welcome to om exchange! Connect with yogis everywhere. We can help you to reach people and share your yoga offerings including retreats, workshops and events.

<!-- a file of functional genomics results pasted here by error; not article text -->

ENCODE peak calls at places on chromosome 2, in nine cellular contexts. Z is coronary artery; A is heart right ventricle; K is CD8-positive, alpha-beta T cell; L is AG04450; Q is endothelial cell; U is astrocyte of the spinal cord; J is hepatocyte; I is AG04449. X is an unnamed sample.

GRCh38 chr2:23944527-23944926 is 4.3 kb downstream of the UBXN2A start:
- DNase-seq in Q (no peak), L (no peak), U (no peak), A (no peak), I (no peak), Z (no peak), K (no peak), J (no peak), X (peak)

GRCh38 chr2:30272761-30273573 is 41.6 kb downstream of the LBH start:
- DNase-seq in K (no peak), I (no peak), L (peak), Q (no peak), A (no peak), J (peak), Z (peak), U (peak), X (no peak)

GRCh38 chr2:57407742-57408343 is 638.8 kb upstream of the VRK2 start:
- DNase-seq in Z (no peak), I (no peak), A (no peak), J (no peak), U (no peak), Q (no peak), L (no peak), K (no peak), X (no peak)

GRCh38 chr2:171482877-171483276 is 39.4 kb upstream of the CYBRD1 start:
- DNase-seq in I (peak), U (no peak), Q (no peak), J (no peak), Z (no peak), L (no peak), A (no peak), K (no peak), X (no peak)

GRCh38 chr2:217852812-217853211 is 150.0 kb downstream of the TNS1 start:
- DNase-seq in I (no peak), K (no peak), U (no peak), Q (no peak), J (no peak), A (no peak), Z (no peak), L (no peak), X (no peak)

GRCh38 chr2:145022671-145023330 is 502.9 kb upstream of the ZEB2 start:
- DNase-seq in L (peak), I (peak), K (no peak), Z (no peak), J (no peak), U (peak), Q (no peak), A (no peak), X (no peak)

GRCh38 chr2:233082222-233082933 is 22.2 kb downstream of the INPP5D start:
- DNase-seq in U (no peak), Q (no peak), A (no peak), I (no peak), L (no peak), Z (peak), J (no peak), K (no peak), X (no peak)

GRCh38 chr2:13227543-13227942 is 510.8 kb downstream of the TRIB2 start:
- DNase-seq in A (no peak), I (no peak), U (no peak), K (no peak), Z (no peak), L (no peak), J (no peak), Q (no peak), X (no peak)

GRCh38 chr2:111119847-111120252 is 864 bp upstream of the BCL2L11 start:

Does anyone out there truly love long-haul travel? Cramped spaces, trying to sleep sitting up and jet-lag to look forward to. It couldn't get much worse could it? Sure it could. You're going travelling! And whether for work or leisure, you can make the most of it: 1. Yoga and flying Travelling can be tough on the body. But a regular yoga practice, or at least a post-flying practice, will definitely help. It’s not always possible to predict how you will feel after a long journey. You might want to jump about after being cooped up for however many hours, or perhaps you feel a bit wired and exhausted and need to take it easy with gentle stretching. My advice is to go with what is happening in your mind and body at the time, rather than what you think you should do. When in doubt, I tend to go for a grounding practice. Spend a bit of time in savasana (lying on your back), have a big stretch in every direction, take a twist from sitting, throw in a few sun salutations, lie on the floor with your legs up the wall, and finish with a few more minutes lying on your back. Of course it isn’t necessary to wait until your plane, train or bus journey ends to practise a little yoga. If nothing else you can circle your feet and ankles, flex and point your feet, circle your shoulders and bend your knees to your chest – all while in transit. Easy! 2. Practising santosha (contentment) Try using yoga's concept of santosha (contentment) to reframe some of the less enjoyable travel experiences. After a ten-hour bus journey to a national park in China, I discovered that I could not continue my journey towards Beijing as I had planned. I would need to either take an eight-hour bus trip to the site of China’s largest nuclear weapons-grade plutonium production facility and hope for a connecting train, or repeat the same ten-hour bus journey back to where I came from. I wasn’t too happy about this. I had spent a lot of time deciding what I would do in the last days of my trip and repeating a ten-hour bus ride was not part of my plan. On the morning of the bus trip, however, it occurred to me that I would just love ten hours to read, listen to music and look out the window at beautiful scenery back in my busy ‘real’ life. As a result of reframing the trip, the bus journey ended up being one of my most enjoyable. This taught me a valuable lesson – that travelling time is my time. This is something that we can remember during long-haul flights, but also in our day-to-day lives on our commute to work or journey to a friend’s house. Rather than begrudge the time that you spend in transit, remember that it is your time – time to read, to listen to music, to think, to relax, to simply be and enjoy the journey. This is yet another example of how, by simply having a think about what we can be grateful for in any given situation, we can choose contentment. 3. Staying Grounded For me the travelling lifestyle is a more ‘concentrated’ version of life. One day on the road can feel like a week at home, with new experiences and fast-built, intense friendships and romances the norm. There seems to be a general sense of living for today (great!) but also, perhaps, a tendency to overindulge. Be mindful of this. It’s nice to relax, have a different schedule and be less hung up on the perfect diet and number of hours of sleep, but it is worthwhile comparing your travelling lifestyle to your ‘normal life’ from time to time. Would you have a glass of wine every day at home, for example? If you spend your entire time partying, you might find that you return from your trip exhausted and having missed out on quality thinking time. Yoga is about balance. By incorporating yoga into your travel days, whether time on your mat or reflecting on yoga philosophy, you are taking a big step towards that balance. And rather than detract from your holiday activities, yoga will add to your experience, much as in day-to-day life, complementing your travels by providing valuable opportunities for reflection and learning about yourself, other people and the world. About Jenny Jenny is the author of Yoga for Travellers, a how to guide for anyone wanting to practise yoga on the road, both on and off the mat. She loves yoga and travelling and hopes to pass these passions on to others. For more information please visit the Yoga for Travellers facebook page.